FEDERAL REG

SOR/2017-27: Regulations Amending the Employment Insurance Regulations

REGISTRATION OF FEDERAL REGULATION - VIA OIC DATABASE, PRIOR TO PART II OF THE GAZETTE

Registered
February 24, 2017


REGULATORY IMPACT ANALYSIS STATEMENT (This statement is not part of the Regulations.) Issues Subsections 9.002(2) and (3) of the Employment Insurance Regulations (EI Regulations) which specify what does not constitute suitable employment for the purposes of paragraphs 18(1)(a), 27(1)(a) to (c) and subsection 50(8) of the Employment Insurance Act (EI Act) have become redundant, as similar provisio... (Click for more)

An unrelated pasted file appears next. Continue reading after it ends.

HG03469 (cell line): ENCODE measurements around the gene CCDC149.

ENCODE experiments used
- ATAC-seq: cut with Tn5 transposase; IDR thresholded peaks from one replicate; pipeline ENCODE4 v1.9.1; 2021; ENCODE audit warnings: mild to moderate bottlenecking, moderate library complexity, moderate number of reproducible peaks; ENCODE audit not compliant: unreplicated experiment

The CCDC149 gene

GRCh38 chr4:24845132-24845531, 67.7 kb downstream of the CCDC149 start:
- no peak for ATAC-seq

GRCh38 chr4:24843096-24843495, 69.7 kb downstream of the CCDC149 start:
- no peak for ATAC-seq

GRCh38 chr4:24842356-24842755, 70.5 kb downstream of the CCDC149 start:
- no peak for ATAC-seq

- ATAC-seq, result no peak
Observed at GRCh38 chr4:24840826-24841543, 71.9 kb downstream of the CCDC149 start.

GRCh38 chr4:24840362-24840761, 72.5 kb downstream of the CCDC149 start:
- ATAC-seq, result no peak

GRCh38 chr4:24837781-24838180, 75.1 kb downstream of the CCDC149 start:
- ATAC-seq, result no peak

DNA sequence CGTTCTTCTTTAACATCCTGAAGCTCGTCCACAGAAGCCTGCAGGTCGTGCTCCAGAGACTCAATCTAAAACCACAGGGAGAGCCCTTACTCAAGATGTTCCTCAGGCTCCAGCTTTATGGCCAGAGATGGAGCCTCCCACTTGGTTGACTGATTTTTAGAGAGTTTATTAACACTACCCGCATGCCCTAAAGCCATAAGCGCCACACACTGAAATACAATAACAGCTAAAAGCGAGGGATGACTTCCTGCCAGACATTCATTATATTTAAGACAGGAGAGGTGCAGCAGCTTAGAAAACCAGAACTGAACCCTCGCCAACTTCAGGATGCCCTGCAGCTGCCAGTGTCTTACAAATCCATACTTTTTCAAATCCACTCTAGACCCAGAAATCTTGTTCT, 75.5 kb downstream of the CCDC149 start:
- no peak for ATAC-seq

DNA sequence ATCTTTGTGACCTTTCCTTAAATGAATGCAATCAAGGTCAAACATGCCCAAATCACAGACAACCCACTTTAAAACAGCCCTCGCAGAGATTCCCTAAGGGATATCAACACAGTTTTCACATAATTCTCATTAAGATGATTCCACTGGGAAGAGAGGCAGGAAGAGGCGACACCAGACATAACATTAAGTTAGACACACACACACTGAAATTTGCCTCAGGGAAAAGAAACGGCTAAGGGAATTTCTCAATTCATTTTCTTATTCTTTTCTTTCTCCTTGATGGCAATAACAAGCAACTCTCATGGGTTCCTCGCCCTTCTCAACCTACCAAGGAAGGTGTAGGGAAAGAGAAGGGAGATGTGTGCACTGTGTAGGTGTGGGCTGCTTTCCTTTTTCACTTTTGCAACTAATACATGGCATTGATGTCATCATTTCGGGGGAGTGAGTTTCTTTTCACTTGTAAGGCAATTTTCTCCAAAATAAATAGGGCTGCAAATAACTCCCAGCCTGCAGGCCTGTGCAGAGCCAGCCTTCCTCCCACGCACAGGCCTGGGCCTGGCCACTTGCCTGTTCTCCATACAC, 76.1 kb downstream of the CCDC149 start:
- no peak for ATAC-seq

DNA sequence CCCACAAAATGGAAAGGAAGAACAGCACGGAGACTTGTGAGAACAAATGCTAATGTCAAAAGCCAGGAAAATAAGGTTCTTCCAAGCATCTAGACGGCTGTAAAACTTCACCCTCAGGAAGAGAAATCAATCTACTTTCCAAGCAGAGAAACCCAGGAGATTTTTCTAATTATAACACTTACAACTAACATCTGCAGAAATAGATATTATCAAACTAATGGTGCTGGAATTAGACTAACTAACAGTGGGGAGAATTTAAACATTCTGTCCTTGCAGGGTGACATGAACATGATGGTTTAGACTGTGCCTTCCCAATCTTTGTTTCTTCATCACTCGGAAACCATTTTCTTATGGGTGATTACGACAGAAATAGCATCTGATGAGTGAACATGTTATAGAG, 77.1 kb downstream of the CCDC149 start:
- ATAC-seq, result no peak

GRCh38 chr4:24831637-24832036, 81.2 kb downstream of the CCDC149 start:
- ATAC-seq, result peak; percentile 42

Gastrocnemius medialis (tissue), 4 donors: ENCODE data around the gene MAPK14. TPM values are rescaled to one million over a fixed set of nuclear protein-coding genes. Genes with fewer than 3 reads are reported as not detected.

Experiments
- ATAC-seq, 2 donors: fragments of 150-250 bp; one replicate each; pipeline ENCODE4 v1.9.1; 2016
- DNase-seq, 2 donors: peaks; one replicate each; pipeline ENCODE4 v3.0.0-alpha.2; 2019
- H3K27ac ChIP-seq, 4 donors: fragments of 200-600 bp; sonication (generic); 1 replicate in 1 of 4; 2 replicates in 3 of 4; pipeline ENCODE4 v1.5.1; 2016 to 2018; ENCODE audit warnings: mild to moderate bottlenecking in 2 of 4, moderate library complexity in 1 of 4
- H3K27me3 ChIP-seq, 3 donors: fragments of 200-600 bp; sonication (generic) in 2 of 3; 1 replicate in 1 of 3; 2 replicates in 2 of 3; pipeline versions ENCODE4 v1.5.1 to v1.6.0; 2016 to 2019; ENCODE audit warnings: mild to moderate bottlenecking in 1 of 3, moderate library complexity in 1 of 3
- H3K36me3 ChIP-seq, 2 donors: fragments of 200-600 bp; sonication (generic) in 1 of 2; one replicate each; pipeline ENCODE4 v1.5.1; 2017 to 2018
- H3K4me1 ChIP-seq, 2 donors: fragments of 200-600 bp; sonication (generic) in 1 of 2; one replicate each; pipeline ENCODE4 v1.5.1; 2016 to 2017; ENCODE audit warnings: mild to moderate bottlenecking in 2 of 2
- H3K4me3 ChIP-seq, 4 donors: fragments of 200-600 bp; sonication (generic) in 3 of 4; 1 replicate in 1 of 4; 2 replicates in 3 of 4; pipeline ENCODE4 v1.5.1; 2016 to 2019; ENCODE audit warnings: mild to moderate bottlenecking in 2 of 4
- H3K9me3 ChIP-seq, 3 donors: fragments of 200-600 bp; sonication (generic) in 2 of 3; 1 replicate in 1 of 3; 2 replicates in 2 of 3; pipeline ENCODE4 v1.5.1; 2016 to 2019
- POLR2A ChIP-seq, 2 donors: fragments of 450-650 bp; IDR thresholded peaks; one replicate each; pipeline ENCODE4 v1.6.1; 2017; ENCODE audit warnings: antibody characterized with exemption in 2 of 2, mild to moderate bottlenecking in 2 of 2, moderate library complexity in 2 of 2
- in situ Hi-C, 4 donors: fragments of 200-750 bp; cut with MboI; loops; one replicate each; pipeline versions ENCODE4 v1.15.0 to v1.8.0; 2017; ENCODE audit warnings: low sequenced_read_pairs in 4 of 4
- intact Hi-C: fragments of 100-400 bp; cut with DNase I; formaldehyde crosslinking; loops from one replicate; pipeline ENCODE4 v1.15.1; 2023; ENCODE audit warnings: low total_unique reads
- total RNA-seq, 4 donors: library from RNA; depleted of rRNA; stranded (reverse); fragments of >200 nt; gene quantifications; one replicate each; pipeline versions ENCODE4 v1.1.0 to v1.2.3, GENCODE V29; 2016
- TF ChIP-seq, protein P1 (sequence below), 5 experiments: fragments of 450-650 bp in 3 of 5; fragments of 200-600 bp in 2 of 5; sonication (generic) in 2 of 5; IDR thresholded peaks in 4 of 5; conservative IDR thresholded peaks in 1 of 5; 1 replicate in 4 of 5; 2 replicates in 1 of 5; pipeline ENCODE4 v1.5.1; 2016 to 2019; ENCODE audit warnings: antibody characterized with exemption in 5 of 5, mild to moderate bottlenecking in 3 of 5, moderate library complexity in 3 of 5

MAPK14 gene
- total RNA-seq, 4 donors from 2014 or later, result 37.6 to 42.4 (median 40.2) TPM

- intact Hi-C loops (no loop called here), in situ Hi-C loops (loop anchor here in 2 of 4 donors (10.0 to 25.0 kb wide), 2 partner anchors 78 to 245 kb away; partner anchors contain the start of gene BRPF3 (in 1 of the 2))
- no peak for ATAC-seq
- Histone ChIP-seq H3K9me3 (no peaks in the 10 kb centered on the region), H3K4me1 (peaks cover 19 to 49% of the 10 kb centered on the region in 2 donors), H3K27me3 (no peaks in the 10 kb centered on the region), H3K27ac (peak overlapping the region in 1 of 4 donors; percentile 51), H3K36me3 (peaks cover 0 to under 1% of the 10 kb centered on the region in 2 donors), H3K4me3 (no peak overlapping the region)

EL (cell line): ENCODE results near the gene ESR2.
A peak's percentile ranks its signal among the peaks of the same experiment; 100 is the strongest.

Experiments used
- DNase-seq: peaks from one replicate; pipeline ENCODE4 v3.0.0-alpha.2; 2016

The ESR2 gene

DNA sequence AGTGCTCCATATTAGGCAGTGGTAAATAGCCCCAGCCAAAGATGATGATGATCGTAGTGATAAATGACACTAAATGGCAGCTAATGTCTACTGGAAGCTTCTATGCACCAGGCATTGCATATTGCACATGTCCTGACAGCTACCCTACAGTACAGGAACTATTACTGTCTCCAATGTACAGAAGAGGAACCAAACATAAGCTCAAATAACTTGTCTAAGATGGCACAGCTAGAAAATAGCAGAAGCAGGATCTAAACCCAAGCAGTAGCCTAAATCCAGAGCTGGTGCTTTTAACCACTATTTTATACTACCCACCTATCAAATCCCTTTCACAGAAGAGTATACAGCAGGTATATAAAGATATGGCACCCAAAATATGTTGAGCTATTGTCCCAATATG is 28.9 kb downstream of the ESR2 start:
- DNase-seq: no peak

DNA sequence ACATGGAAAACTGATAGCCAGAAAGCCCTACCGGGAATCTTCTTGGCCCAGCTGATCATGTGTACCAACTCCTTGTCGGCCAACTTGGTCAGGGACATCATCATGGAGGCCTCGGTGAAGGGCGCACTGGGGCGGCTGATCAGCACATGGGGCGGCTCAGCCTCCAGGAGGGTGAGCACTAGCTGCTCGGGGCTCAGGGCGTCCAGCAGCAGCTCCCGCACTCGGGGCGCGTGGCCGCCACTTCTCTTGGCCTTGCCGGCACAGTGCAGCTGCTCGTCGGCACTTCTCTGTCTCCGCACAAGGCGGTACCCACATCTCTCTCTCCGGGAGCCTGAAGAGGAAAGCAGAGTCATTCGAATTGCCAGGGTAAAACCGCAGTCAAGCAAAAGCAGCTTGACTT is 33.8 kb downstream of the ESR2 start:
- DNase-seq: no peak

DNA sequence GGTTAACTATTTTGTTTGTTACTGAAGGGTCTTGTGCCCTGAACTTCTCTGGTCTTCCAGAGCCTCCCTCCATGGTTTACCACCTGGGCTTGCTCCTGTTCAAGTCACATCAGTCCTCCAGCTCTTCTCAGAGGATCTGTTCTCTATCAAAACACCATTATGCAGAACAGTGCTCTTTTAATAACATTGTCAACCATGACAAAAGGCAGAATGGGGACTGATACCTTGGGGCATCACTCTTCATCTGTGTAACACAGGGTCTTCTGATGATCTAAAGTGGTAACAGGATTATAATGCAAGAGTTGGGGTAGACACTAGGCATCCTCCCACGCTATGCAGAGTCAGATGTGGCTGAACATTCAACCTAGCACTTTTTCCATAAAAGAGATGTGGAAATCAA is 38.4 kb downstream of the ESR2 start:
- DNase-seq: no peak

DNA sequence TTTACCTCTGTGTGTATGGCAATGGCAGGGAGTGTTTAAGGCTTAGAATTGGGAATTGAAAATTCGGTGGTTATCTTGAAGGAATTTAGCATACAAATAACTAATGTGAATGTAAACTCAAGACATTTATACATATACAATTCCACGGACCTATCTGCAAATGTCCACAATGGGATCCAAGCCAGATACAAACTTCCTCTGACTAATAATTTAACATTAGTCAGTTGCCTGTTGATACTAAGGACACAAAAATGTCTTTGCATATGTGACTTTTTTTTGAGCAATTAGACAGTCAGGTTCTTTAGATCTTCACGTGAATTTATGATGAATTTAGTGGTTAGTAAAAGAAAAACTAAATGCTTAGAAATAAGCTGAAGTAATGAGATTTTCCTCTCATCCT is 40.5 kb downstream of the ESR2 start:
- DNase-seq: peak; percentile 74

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Published on March 4, 2017

Bill Summary

SOR/2017-27: Regulations Amending the Employment Insurance Regulations